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ThodeX’s CEO Arrested

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Thodex's CEO Arrested
Thodex's CEO Arrested

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The founder of the Turkish crypto exchange Thodex has been arrested in Albania and extradited to Turkey for a fraud worth $2 billion. Landing 40,564 years in jail time.

28-year-old CEO Gets Arrested

More than $7.7 billion were lost in crypto scams last year, including scams that managed to steal a few thousand while others that stretch the numbers to billions. Faruk Fatih Özer, the CEO of Thodex, was among the ones to run away with $2 billion of his client’s money, belonging to 400,000 individuals.

After an order from Interpol, Özer was apprehended in Albania and his identity was verified with the help of biometrics. In an action that raided the exchange’s offices, more than 60 people were arrested and many belongings relevant to the case were seized.

Local reports from the country suggest that Özer left for Albania right after causing more than 400,000 customers to lose funds, and hasn’t returned since. Before this, Thodex was known as one of the country’s most prominent crypto exchanges- trusted by more than 700,000 individuals.

Özer’s side raises skepticism owing to an incident where he mentioned that the company has suffered a cyber attack but they’ve securely stored customers’ funds, earlier last year. However, he was found contradicting his position as he also mentioned that the exchange had to be shut down for some unspecified investments made by the company.

Soon after the company collapsed, Özer justified his stance by saying he did think of giving himself up, or committing suicide before he decided to leave the country. He promises to come back once he’s repaid his debts, and once back, fight for his justice.

Turkish Investors Turn To Crypto

The official currency of Turkey, the lira, has been on a decline for years and cryptocurrencies have served as a hedge against inflation for the Turkish population. Cryptocurrencies have hence been quite popular in the country ranked among top10 in consumer comparison for cryptocurrency adoption.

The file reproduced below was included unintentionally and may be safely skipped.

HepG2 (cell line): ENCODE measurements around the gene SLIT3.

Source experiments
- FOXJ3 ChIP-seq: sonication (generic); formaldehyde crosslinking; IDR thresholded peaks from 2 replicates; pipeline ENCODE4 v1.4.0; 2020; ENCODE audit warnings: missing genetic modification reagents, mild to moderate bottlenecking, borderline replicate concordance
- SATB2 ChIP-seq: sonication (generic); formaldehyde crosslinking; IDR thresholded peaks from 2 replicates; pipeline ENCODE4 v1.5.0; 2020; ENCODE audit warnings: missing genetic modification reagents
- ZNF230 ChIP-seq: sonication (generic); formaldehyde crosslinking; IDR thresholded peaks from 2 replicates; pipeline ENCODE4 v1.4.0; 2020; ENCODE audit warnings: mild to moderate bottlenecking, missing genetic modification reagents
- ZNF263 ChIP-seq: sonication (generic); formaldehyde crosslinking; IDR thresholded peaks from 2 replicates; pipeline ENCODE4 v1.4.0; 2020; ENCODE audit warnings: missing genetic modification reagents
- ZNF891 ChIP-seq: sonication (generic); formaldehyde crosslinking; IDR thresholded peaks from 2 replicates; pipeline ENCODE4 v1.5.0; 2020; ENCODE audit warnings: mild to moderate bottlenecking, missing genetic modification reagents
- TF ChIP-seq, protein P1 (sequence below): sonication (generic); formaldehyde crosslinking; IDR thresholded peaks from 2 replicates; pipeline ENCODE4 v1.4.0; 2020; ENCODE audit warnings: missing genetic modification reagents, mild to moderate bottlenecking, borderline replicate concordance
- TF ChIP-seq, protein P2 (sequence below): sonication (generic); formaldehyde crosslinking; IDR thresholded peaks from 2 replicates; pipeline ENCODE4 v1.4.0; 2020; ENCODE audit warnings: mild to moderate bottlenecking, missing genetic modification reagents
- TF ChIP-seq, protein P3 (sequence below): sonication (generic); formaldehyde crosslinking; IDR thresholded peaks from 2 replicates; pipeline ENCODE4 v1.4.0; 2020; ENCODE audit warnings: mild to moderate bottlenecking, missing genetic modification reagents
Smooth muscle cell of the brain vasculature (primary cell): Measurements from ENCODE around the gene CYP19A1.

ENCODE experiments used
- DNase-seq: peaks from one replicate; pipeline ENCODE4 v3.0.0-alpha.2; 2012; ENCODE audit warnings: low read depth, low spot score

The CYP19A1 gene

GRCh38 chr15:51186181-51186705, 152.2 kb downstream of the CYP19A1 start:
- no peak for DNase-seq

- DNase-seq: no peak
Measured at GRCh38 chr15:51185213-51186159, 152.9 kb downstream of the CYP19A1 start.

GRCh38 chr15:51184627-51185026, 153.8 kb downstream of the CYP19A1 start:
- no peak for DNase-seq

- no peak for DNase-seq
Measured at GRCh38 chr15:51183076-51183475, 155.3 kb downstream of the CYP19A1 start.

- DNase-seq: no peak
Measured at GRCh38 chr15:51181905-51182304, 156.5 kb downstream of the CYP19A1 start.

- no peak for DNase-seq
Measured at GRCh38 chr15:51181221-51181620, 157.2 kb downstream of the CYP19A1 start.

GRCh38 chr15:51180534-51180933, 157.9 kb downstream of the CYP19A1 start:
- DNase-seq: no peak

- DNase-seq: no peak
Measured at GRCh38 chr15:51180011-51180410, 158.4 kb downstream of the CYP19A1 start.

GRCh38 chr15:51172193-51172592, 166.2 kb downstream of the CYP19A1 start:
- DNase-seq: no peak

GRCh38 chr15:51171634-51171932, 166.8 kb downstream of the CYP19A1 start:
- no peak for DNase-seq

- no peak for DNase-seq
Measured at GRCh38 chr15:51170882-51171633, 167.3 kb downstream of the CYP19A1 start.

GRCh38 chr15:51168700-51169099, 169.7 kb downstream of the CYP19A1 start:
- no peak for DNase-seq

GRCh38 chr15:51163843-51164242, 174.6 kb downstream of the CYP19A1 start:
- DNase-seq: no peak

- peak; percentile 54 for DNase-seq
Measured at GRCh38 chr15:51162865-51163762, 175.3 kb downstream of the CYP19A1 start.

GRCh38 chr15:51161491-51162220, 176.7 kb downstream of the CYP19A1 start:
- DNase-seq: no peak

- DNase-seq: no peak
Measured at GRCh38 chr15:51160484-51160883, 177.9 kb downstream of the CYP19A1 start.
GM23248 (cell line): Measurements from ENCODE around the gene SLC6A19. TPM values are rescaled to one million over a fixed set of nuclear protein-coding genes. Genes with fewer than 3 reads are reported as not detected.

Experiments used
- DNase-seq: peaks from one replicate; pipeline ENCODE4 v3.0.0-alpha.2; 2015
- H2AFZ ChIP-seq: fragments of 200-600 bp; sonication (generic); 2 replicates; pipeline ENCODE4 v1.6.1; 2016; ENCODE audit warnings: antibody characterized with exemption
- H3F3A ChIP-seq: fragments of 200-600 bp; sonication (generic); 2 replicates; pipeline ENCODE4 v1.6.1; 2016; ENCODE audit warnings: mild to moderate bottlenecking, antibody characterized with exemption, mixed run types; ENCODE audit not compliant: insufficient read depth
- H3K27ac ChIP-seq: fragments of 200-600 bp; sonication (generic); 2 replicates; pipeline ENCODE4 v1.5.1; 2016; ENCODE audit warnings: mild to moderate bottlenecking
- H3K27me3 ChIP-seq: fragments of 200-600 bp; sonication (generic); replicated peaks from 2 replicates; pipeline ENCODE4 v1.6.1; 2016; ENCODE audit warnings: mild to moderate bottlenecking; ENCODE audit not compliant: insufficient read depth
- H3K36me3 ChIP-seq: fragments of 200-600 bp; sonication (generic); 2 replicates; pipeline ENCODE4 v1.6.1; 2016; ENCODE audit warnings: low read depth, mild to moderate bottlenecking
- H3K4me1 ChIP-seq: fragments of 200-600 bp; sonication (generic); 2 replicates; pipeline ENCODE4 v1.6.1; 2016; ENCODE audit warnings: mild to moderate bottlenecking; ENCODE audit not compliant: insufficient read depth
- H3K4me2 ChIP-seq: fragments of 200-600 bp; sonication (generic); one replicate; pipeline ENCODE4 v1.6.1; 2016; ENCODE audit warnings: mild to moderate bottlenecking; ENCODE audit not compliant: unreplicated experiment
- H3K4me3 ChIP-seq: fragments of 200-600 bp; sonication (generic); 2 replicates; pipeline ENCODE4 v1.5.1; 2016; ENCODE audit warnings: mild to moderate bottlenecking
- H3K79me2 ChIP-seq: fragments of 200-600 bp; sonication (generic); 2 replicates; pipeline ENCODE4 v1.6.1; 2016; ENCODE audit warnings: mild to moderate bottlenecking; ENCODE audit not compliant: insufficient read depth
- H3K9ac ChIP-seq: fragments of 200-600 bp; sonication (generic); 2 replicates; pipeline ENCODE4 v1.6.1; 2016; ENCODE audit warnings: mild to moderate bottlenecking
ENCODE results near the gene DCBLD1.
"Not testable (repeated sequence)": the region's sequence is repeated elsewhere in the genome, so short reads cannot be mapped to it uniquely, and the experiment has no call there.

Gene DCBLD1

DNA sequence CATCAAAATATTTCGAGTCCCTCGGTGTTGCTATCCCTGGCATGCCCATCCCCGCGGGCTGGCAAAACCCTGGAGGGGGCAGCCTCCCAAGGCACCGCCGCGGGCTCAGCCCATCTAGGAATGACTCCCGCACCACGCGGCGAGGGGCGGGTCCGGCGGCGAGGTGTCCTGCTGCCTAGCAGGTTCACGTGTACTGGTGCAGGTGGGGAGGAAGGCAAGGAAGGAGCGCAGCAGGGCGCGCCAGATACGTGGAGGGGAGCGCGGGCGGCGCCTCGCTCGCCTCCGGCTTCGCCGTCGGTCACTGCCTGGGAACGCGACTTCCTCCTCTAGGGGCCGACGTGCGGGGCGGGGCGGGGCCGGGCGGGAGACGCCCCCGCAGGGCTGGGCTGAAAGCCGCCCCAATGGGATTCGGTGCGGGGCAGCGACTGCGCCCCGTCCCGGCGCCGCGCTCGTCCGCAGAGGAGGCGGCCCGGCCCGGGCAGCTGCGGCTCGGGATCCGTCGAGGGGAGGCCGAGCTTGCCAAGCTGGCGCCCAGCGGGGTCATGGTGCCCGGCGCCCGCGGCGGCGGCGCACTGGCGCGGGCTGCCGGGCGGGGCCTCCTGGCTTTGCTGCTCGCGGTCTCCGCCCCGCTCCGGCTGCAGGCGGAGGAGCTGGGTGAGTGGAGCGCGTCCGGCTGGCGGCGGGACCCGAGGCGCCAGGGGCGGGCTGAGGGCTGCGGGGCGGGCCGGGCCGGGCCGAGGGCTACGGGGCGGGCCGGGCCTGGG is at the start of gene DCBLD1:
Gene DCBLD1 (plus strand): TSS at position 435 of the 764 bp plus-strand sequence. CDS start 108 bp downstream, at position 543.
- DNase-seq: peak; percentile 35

Thodex was used by reportedly 700,000 users and has been operational since 2017. People from the country trusted the exchange to store their hard-earned money, which they converted from the official currency to common stablecoins. The policymakers have been quite aware of the resident’s involvement in crypto and its fair share of help in keeping the interest rates low, and thus have refused to take any action against it

However, they did put some control over the cryptocurrency market, where exchanges were required to have a minimum of 100 million liras in capital to operate in the country.

As per a report from Decrypt, the Turkish exchange sent $125 million worth of Bitcoin to Kraken- another popular cryptocurrency exchange, back when Özer was in charge. Many such activities from the exchanges’ wallets are hinting at the possibility that the CEO might have performed an exit scam.

So far, Özer and the other founders and executives of the company are facing 40,564 years in jail sentences.

Exit Scams Not So Uncommon

The crypto industry isn’t’ new to exit scams, a bunch of these have occurred just recently.

If you don’t know what an exit scam is, well, an exit scam is essentially a fraud committed by an individual or a company. Wherein they first gain the trust and resources of investors by demonstrating proper credibility as collateral. But once they’ve accumulated considerable resources, the creator shuts down the project, or apparent scam, and becomes unable to be found.

Many such scams are prevalent across the crypto industry. The one involving Bit connect is another example.

Bit connect is a UK-based exchange that launched an ICO in 2017 and quickly rose to a market valuation of over $2.6 billion. It was also recorded to be among the top 20 exchanges in the world. In 2018, the exchange had to stop trading and lending on the platform after the securities regulators and the UK government issued cease and desist orders against the company for fraudulent conduct. It’s estimated that the company was able to defraud almost $2.6 billion, or equivalent to its valuation at that time.

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